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So I’m waiting for someone to come up wth a convincing reason for me to care that not one House Republican voted for the economic stimulus bill this week.

Given the circumstances, it was practically a free vote and serves mostly as a Clinton-like refrain circa 1994: We’re still relevant. Take us seriously

The Senate is going to work its magic on the bill. It probably will look very little like the one that passed the House. So House members will have another chance to squawk — and another few weeks of doom-and-gloom economic news to condition them.

Barack Obama isĀ  most likely not quaking in his boots over the power of the House GOP to stifle his agenda. They obviously can’t. It’s big of him to make nice, but I’m sure he or his advisers understand the politics driving House members. It’s the Senate they have to worry about.

They may even have anticipated a party-line “no.” I haven’ t heard anyone in the White House complaining (not that I have an ear anywhere near that hallowed ground).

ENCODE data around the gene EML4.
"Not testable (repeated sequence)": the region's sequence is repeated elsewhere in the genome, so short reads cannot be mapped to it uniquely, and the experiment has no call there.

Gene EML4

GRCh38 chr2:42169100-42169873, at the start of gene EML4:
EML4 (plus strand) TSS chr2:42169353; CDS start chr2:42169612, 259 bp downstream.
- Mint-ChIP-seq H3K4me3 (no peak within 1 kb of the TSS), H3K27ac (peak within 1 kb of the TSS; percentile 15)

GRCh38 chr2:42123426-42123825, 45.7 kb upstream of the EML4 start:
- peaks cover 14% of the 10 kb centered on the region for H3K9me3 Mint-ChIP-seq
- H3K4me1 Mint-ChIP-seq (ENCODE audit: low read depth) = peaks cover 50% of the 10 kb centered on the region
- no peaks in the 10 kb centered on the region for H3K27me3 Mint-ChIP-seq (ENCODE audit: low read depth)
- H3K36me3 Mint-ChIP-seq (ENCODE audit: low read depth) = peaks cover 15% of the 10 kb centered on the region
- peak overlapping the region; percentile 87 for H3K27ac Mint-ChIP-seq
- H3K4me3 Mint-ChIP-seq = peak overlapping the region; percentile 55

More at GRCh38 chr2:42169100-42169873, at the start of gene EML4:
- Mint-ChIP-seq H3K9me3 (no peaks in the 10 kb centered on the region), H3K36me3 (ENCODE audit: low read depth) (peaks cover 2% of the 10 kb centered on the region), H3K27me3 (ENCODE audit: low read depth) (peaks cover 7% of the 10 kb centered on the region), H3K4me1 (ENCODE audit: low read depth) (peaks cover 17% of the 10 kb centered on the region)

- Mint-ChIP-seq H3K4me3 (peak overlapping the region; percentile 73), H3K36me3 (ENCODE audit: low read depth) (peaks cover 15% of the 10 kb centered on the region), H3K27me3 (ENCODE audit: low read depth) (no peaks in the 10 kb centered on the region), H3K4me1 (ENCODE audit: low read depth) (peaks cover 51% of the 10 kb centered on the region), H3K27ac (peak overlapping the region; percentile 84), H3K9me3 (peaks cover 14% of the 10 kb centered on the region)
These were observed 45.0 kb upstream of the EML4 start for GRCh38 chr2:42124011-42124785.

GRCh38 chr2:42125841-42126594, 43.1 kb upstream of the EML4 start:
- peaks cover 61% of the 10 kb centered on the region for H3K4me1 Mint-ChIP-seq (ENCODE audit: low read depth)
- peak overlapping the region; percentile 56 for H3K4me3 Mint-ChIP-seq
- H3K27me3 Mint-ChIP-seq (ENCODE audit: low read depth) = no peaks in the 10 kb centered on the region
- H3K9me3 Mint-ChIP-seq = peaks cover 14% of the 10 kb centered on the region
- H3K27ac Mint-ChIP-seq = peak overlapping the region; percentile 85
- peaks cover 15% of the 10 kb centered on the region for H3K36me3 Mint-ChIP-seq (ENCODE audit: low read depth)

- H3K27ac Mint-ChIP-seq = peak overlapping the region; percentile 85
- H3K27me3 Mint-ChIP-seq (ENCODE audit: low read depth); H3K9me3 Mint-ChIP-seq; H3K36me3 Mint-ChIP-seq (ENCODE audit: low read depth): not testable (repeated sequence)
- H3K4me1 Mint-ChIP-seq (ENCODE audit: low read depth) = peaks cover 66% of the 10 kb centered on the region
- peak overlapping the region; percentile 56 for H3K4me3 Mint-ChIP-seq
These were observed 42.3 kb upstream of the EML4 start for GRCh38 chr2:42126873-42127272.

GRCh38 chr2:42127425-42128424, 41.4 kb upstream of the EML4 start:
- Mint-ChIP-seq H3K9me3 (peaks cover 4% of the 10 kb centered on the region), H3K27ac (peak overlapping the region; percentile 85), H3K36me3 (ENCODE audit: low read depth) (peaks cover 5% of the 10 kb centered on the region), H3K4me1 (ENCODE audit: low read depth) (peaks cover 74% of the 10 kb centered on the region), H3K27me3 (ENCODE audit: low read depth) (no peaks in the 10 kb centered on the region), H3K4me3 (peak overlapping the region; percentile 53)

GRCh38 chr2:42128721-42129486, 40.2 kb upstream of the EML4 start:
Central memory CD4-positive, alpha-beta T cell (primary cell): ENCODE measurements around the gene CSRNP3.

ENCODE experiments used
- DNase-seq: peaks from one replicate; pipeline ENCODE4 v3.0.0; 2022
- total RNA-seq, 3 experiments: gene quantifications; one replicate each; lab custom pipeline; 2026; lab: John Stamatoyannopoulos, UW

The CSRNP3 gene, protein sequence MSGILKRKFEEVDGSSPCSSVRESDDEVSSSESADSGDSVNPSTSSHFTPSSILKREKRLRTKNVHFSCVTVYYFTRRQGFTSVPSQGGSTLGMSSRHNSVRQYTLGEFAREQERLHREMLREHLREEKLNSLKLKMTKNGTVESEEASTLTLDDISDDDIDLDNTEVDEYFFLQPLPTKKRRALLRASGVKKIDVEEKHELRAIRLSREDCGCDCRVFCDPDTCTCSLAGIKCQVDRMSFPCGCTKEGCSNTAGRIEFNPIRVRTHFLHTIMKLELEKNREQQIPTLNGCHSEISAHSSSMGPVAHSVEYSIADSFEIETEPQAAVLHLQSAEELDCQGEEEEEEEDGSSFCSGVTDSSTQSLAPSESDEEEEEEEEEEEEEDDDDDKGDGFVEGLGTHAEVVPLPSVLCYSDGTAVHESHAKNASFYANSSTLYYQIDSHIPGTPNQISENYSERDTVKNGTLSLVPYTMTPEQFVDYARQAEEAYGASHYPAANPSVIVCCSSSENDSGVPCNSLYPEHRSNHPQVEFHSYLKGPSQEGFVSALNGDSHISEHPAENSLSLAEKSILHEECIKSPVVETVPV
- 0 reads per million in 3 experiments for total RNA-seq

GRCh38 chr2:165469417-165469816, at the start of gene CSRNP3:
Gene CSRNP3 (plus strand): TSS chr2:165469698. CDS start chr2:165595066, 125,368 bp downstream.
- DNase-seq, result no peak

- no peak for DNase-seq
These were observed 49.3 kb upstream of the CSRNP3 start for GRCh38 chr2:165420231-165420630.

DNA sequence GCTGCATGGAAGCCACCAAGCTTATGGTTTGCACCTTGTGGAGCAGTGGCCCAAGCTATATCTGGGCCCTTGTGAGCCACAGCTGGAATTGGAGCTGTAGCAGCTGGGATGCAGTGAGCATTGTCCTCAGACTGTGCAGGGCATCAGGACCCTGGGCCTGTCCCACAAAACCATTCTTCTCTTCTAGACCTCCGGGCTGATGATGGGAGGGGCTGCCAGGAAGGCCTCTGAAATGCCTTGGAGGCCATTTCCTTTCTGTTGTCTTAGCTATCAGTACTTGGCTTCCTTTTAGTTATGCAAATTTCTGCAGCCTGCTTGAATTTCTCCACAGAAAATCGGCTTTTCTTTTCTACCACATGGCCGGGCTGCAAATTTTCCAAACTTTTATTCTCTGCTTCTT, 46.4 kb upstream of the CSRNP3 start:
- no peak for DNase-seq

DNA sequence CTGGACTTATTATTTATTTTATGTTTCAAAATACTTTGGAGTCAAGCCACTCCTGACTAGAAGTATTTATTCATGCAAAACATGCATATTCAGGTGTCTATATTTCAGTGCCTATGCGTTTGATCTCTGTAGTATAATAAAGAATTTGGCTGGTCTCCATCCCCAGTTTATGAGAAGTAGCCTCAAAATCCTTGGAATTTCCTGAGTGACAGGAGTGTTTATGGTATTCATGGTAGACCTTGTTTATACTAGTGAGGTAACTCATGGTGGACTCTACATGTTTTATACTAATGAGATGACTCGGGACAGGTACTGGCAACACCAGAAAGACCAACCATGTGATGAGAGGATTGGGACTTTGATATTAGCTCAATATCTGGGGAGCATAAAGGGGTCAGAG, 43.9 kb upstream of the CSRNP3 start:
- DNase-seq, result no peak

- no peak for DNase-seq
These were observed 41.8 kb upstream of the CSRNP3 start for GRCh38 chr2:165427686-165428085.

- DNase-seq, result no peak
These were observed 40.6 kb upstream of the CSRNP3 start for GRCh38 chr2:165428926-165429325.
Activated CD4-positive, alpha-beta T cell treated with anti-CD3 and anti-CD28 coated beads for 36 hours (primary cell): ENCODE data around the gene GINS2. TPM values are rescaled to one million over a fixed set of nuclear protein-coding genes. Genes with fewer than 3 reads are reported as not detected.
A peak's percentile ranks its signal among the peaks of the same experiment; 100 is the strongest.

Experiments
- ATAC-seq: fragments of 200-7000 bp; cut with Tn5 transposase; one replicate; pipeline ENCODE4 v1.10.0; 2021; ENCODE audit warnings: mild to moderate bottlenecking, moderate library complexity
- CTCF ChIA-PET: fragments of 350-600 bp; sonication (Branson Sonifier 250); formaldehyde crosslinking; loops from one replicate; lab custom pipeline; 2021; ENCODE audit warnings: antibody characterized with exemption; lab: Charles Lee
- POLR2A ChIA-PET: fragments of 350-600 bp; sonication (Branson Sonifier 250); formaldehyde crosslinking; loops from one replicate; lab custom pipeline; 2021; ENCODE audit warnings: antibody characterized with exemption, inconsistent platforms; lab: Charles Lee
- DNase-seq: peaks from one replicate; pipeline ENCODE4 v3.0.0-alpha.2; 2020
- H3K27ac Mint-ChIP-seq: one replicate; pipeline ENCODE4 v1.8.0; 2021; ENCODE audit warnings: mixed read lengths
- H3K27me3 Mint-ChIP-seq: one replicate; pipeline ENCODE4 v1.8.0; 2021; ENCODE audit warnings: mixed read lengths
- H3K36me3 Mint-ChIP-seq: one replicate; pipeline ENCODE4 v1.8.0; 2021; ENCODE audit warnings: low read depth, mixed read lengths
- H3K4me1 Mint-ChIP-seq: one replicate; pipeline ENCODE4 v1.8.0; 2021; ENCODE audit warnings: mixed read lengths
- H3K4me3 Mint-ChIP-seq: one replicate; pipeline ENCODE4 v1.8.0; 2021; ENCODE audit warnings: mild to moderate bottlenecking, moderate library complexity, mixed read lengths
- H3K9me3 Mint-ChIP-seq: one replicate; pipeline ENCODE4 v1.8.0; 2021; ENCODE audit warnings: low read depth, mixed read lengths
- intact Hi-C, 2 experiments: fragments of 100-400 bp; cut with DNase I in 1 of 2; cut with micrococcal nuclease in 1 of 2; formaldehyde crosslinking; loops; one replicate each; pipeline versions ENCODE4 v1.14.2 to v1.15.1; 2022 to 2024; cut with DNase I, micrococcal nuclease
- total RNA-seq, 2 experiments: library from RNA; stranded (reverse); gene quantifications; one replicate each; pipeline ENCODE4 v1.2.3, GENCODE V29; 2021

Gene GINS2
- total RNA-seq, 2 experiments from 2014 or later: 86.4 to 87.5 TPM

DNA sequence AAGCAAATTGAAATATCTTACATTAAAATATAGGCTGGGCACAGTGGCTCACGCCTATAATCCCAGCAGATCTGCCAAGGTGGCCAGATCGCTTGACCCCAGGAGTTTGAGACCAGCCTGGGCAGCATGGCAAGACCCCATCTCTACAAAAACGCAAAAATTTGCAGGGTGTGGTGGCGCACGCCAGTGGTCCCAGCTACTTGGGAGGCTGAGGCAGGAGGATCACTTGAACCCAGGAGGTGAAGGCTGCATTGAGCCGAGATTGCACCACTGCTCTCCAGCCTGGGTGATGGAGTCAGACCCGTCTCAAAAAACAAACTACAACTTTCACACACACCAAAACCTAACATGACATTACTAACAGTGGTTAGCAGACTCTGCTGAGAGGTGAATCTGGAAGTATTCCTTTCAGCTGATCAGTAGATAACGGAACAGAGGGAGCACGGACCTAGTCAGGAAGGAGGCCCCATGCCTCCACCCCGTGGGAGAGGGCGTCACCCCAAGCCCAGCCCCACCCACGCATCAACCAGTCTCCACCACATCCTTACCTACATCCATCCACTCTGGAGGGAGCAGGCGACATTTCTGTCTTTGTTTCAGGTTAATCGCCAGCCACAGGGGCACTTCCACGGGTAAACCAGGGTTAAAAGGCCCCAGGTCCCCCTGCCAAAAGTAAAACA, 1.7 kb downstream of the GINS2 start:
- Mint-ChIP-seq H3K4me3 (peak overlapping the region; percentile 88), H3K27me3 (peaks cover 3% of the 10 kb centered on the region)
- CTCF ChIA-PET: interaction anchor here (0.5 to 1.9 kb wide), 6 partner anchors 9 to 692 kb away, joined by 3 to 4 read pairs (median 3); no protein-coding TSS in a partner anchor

How can we forget the many token “no”votes cast against the bank bailout? It died, then it came back to life so we could beat it up again over how ineffective it’s been. If you wanted to conjure up fresh proof that government spending doesn’t seem to work, you would have done the same.

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You’ll be fine. That’s the soothing advice a parent gives a 4-year-old who bangs his head on a coffee table. I would expect a little more from the leader of the free world, but that seems to be the basic White House message on the economy.

It’s technically correct that we “got through” the Depression. But it wasn’t because Americans elected FDR to be cheerleader-in-chief. It’s because FDR threw hundreds of ideas at the problem. Right, and then we fought a big war.

The bailout clearly isn’t going to be the end-all and be-all of too many economic crises on this planet. Nor is another interest-rate cut going to do the job. Haven’t we already had several hundred of those in the last decade?

If the crisis is truly one of confidence, then no technocratic solution will work. And nor will jawboning about giving those technocratic solutions more time to take effect. It’s ironic that a president who prides himself on taking action is now reduced to words in support of other people’s actions.

It’s stressful, no? Maybe we all could use a retreat to a nice spa, not just the frazzled execs at AIG.

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